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Review: The Power of the Dog

November 17, 2021

By John Corrado

★★★★ (out of 4)

Leave it to Jane Campion, the filmmaker behind 1993’s The Piano who hasn’t directed a feature since Bright Star in 2009, to craft one of the finest explorations of so-called toxic masculinity in her stunning Western The Power of the Dog.

Masterfully directed by Campion, who understands how long a scene or shot needs to play out for maximum impact, and adapted from Thomas Savage’s 1967 novel of the same name, the film offers a simmering look at masculinity, repression and shifting power dynamics. It also serves as a powerful deconstruction of the Western genre that probes the mythos surrounding it, playing out like a darker answer to Brokeback Mountain.

Set in Montana circa 1925, the film follows the hardened Phil Burbank (Benedict Cumberbatch) and his softer brother George (Jesse Plemons), a pair of ranchers who have devoted their lives to the family cattle ranch. When George decides to marry Rose Gordon (Kirsten Dunst), the owner of a local inn that the brothers encounter when they go for dinner with their men, Phil sees it as a betrayal and makes it his mission to drive her away.

Rose brings along her son Peter (Kodi Smit-McPhee), an effeminate young men who is studying to be a doctor, and is an easy target for the stereotypically masculine Phil. Phil is mercilessly cruel to Peter from the time they first meet, calling him “Nancy” and mocking his lisp, seeing the son as a way to get at the mother. But is Phil’s behaviour born out of jealousy, or a compulsive need to control?

At the centre of the film are the performances, and Campion and her small but fierce ensemble cast brilliantly capture the power dance that plays out between the four main characters. Cumberbatch intimidates and mesmerizes in equal measure as Phil, a man who closely guards his emotions and expresses himself through snide, cutting comments directed at those around him. Everything he says and does is meant to unnerve and keep himself in control. Characters who are rigid and resistant to change are very much in the actor’s wheelhouse, but I have never seen him play someone this cold and cruel before, and I couldn’t take my eyes off of him.

The biggest target of Phil’s calculated harassment is Rose, and Dunst leaves her mark as a woman who starts to crack under the pressure of her brother-in-law’s constant taunts and attempts at humiliation. A brilliantly staged scene where Rose fumbles as she tries to practise the piano and Phil keeps interrupting her by joining in on the banjo becomes one of the film’s most quietly unsettling moments. Dunst also believably conveys the awkwardness of a dinner party scene, making us palpably feel how out of place and uneasy Rose feels when she is expected to entertain the high-society guests.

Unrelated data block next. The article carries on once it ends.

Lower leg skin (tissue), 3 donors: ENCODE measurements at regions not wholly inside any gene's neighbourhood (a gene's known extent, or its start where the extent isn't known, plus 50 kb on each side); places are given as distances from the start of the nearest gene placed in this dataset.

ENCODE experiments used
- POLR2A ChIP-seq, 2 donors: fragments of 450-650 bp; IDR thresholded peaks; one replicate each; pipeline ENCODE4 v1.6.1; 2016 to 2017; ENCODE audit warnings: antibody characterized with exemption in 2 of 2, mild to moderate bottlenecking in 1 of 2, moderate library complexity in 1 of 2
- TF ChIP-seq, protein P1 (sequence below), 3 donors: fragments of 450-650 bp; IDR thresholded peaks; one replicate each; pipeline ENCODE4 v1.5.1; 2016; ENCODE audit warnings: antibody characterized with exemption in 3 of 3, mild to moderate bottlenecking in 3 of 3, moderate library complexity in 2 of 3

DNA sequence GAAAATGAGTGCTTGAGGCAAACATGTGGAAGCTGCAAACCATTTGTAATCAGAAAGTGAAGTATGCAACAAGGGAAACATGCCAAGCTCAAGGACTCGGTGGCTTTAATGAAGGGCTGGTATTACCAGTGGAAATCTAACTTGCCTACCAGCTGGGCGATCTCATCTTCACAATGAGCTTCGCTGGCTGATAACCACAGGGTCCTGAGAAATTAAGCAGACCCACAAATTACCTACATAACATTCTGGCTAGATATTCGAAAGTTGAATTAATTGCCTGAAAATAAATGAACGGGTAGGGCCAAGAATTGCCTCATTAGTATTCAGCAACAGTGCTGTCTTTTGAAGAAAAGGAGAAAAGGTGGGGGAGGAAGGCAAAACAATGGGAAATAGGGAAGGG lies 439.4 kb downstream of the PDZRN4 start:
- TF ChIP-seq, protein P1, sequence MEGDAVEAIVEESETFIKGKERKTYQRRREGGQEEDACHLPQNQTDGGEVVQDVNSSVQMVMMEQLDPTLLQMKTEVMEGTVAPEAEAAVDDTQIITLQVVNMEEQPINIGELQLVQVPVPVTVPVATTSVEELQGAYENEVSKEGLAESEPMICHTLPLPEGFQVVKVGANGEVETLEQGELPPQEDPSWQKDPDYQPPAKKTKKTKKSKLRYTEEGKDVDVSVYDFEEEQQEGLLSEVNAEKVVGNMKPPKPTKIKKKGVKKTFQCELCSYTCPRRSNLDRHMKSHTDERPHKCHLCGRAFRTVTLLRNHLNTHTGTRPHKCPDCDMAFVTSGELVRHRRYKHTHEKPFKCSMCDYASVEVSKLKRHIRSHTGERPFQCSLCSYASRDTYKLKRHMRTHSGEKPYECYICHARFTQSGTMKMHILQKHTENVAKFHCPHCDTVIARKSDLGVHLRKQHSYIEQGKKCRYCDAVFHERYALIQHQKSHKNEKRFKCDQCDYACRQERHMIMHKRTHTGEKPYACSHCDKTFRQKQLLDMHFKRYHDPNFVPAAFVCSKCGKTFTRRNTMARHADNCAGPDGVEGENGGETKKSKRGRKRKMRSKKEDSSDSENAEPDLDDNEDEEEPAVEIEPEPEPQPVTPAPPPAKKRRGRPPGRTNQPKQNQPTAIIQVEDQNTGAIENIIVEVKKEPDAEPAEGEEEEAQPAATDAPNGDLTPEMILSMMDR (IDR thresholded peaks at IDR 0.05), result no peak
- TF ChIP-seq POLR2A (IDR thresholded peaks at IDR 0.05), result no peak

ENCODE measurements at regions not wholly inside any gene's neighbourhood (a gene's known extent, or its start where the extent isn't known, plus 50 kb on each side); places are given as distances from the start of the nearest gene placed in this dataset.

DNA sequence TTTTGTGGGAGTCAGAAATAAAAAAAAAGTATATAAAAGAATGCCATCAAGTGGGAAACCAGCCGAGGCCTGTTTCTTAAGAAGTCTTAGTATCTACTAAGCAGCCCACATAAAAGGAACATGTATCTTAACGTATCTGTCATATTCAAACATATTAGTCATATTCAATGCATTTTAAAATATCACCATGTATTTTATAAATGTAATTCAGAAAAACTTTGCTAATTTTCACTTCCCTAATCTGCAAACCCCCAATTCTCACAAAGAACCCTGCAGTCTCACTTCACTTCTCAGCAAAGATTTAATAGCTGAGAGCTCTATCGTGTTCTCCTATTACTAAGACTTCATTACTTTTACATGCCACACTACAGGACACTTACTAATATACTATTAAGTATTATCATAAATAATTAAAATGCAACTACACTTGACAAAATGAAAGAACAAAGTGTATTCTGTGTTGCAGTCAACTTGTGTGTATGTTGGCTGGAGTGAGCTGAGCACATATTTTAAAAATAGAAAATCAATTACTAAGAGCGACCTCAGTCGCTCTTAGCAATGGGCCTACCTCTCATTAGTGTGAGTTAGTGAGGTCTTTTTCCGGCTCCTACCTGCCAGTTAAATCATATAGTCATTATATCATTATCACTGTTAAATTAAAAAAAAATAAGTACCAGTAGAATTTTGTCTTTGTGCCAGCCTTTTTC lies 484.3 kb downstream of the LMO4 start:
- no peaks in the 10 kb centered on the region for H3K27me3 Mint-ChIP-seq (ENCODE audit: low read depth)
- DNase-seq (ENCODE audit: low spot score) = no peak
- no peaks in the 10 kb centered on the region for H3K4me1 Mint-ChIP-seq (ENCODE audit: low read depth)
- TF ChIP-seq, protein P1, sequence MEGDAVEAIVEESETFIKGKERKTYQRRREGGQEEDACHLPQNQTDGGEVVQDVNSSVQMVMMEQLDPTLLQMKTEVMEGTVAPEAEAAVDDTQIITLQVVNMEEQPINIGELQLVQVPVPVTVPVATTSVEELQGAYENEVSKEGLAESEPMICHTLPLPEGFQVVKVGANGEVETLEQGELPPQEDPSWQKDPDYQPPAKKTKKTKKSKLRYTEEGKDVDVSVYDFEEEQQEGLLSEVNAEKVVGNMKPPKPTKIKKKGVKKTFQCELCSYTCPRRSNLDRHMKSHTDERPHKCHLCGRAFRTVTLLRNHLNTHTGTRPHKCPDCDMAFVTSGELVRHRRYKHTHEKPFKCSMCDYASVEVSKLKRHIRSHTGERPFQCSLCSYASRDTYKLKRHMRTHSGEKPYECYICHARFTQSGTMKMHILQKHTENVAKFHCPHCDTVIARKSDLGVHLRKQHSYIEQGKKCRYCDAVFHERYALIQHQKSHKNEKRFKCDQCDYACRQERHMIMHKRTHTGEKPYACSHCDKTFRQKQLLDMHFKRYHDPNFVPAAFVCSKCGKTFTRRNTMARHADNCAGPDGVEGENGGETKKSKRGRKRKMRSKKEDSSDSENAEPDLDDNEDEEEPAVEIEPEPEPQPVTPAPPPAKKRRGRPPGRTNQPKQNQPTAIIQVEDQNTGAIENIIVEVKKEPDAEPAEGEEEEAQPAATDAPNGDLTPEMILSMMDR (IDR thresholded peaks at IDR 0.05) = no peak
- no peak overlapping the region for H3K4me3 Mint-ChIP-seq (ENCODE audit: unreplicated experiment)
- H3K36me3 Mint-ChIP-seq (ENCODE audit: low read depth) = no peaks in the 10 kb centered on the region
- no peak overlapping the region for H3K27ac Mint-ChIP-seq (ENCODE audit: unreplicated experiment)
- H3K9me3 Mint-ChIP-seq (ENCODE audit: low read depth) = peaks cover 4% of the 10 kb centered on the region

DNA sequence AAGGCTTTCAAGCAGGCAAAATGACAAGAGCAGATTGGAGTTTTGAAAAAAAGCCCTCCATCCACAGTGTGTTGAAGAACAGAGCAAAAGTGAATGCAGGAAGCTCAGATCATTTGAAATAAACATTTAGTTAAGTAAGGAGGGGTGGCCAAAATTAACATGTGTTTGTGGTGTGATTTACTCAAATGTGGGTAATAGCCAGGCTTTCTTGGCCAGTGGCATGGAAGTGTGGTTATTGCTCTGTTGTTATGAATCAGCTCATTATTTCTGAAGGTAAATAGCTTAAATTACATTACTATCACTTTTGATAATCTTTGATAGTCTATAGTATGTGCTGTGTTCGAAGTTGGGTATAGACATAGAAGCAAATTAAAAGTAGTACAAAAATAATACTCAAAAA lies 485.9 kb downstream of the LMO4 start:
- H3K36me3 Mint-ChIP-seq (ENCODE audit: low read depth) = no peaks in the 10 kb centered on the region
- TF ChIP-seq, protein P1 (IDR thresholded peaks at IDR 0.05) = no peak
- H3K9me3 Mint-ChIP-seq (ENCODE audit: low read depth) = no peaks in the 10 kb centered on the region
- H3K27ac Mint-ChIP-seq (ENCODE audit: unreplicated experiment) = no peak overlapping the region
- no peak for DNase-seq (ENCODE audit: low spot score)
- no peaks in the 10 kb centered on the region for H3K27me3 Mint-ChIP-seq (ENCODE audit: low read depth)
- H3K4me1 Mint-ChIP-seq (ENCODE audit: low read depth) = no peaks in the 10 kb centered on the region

Plemons, for his part, has the least showy role, but he is an integral piece of the ensemble and does an excellent job of reacting to and playing off of those around him. Smit-McPhee is the breakout star here, a character who keeps his cards close to his chest, leaving us questioning his true intentions every step of the way. A scene between him and Cumberbatch in the barn, where pretty much every line of dialogue has a secondary meaning, is not only exceptionally performed but also beautifully filmed in a way that shows the balance of power passing back and forth between them.

The screenplay, adapted by Campion, is rich with symbolism and deeper meaning, as our interpretation of the title shifts as the film goes on. Phil often invokes the name of Bronco Henry, the older rancher who helped him learn to “ride” as a young man, which also serves as a powerful metaphor. Campion is wise not to show flashbacks, instead hinting at backstory through lines of dialogue and other clues in a way that is more intriguing.

Ari Wegner’s cinematography captures the breathtaking mountain landscapes (it was shot in New Zealand, standing in for 1920s Montana), while also framing the characters to show the imbalances and power shifts between them. There is a sensuality to the way that Wegner shoots Phil polishing Bronco Henry’s old saddle, and this suggestive intimacy is also felt in closeups of him pulling strands of leather against his hip to braid together a rope. But it’s a foreboding sort of sensuality, suggesting repressed feelings that carry a great deal of shame.

Jonny Greenwood’s strings-heavy score adds to the tension, incorporating Western elements that fit the genre and time period. Campion allows the film to unfold at a very deliberate pace, and The Power of the Dog is a slow-burn in the best way, with a payoff that is incredible. It comes together in the last act in a way that makes us think back on all the clues along the way, with Campion and her cast brilliantly laying the groundwork for an explosive finale. Like the volatile character played by Cumberbatch, it’s a film that simmers and simmers until it explodes, and it’s one of the year’s best.

The Power of the Dog is now playing in limited release at TIFF Bell Lightbox in Toronto, and will be available to stream on Netflix as of December 1st.

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